First thumb down goes to the lineup. Goodness. In need of a desperate win, the lineup came out in a 4-3-3 (okay, that’s fine) far too heavy on the defense. Worse, our three best attacking players (Serna, Powers, Torres) sat on the bench until the mid-seventies, when Serna came on to replace Sanchez. I’m not a fan of taking an attacking player out when trying to win games.
Second thumb down goes to the cards. Two defenders, a midfielder, and a forward on our side received yellow cards, and Watts put himself one card away from suspension. Not only that, but Sjoberg got himself a double-yellow red, which to my untrained eye looked completely merited. All the players who received cards for the Rapids were on the same side of the field — maybe it had to do with the referee? Watts’ tackle definitely merited a card for sure, which pain me because I have repeatedly said I’m not 100% certain he belongs out there anyway, and definitely not if he’s going to make himself a disciplinary hazard.
Third thumb down goes to Pablo’s legacy. This has been weighing on my heart for a while. Pablo Mastroeni was an incredible player, and nobody can or will deny that. He is in the Gallery of Honor for the club, and he has always been regarded as a club legend. Unfortunately, after this fracas of a season is over, Pablo will not be remembered for being an amazing player. He will be remembered as a horrible coach who drove the Rapids into the ground, benched the #RapKids, and destroyed fan morale. I hate that. I want to go back to two years ago where I still loved Pablo and believed in him.
Three thumbs up:
First thumb up goes to the subs. Finally when it came time to put some more oomph in the offense, when Serna and Torres came on, the change was palpable. Torres had a great shot which was called offside, but nevertheless the energy level kicked up substantially.
Second thumb up goes to lies, damn lies, and statistics. If nothing else, at least we had shots. Only 22% of them were on goal, but they happened. We owned the possession for 12 of the 18 five-minute intervals of the game, and for probably 66% of those we owned it substantially. We were halfway decent in the final third, but our cross completion was horrifying. While shots don’t necessarily translate into goals and neither does possession, it’s certainly more heartening to larger numbers here.
Third thumb up goes to the Twitterverse. To be completely honest, after the last few days I wholeheartedly expected everyone (myself included) to be a bundle of depression online. Au contraire, mon frere. Most of the people dominating the #Rapids96 hashtag were at least partially upbeat, and some were downright jovial. Lots of fans posted pictures from the game, there was much banter to be had back and forth, and all in all there were worse places to be and people to chat with if your team is at the bottom of the table.
COL: Bobby Burling (Vicente Sánchez), 42′
CLB: Kei Kamara (Tony Tchani), 52′
CLB: Kei Kamara (Héctor Jiménez), 64′
So who gets your thumbs down and up this game, or where was I completely off target? Let me know and come back for next week’s game against the San Jose Earthquakes!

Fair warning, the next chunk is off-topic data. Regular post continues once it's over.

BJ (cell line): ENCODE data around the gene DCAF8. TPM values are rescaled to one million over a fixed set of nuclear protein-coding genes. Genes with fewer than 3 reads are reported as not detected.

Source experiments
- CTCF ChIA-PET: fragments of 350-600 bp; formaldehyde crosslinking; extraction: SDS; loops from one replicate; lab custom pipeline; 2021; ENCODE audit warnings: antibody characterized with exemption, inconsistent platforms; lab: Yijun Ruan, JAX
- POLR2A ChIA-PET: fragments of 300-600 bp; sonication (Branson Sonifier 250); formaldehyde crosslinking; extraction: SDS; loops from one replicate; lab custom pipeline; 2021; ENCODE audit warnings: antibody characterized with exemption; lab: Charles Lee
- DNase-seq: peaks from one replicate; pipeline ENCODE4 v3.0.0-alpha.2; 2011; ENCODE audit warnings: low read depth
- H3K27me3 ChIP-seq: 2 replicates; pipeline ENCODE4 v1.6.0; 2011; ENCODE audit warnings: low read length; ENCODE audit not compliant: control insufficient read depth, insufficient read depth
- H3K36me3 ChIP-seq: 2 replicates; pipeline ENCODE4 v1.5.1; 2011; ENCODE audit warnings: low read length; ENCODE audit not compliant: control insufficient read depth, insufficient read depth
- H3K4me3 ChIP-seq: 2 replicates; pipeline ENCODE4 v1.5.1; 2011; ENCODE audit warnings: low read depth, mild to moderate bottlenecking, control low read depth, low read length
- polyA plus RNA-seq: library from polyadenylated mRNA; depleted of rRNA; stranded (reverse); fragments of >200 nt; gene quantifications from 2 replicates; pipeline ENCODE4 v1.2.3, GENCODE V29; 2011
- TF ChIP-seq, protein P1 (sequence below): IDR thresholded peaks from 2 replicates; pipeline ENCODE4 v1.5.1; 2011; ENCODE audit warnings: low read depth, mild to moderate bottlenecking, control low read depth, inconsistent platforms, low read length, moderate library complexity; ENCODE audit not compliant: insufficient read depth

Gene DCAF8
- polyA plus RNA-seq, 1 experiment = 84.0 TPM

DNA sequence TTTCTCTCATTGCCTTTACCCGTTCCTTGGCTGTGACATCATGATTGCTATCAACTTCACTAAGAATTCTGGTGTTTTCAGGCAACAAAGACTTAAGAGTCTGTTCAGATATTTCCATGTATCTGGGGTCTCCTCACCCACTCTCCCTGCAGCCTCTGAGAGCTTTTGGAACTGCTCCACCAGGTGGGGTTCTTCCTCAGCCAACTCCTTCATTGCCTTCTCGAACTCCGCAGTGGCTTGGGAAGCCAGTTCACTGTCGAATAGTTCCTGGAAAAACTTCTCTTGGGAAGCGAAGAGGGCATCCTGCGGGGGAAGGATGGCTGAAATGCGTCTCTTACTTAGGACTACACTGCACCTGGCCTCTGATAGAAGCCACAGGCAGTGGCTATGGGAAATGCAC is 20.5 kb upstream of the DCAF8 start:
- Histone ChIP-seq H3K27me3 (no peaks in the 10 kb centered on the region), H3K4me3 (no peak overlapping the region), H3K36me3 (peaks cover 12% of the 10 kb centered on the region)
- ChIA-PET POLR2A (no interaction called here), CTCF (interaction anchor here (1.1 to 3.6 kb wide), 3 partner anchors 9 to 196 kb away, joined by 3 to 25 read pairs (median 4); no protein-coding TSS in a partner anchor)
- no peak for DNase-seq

Match Recap: Union, Orlando Scoreless after 90 Minutes
In their inaugural meeting, the Philadelphia Union (6-13-5) faced Orlando City SC (7-10-7) to a scoreless draw Saturday evening. Despite a few good chances in the second half, Philadelphia failed to find the back of the net and were handed their first shutout since May 9th of this year.
The first half of the game saw a back and forth play with no real chances except a 21st minute shot by Sebastian Le Toux. Newly signed midfielder Tranquillo Barnettasplit two defenders for a pass to Le Toux that beat Orlando goalkeeper Tally Hall, but was denied by the post.
Eight minutes later, Orlando got their biggest look of the half, with forward Cyle Larin blasting a shot that went straight into the hands of the Union’s John McCarthy following an outside pass from Kaká.
The second half saw more energy with the Union making key substitutions and switching to a more attacking formation. Le Toux’s presence was seen continually through the second half with the first chance being a great pass to CJ Sapong who failed to get the ball past Tally Hall. In the 69th minute, Le Toux was active again, finding Cristian Maidana in the box but once again, Hall was there to sweep up the mess and leave the match scoreless.
Orlando responded with a ball by Carlos Rivas that bounced around in the Union’s box but Rivas’ effort was in vain as the ball went out for a Union goal kick.
The remainder of the match was controlled by the Union with a few peak chances but the greatest travesty of all occurred in the 90th minute. Fernando Aristeguieta had the ball at his feet in the middle of the box and pulled off a shot that was blocked, not by Tally Hall, but by his own player! Aristeguieta’s ball bounced off of Steven Vitoria‘s knee and out of harms way for Orlando, leaving both teams to split a point. The draw leaves the Union five points out of a playoff spot having played more games than many of the eastern conference sides.
Philadelphia returns home for two games against the Chicago Fire in one week. The Fire and Union will clash on Wednesday in the semifinal of the US Open Cup then resume regular MLS play against them next Saturday. Orlando City SC will prepare to travel to the Pacific Northwest to take on Seattle Sounders FC next Sunday.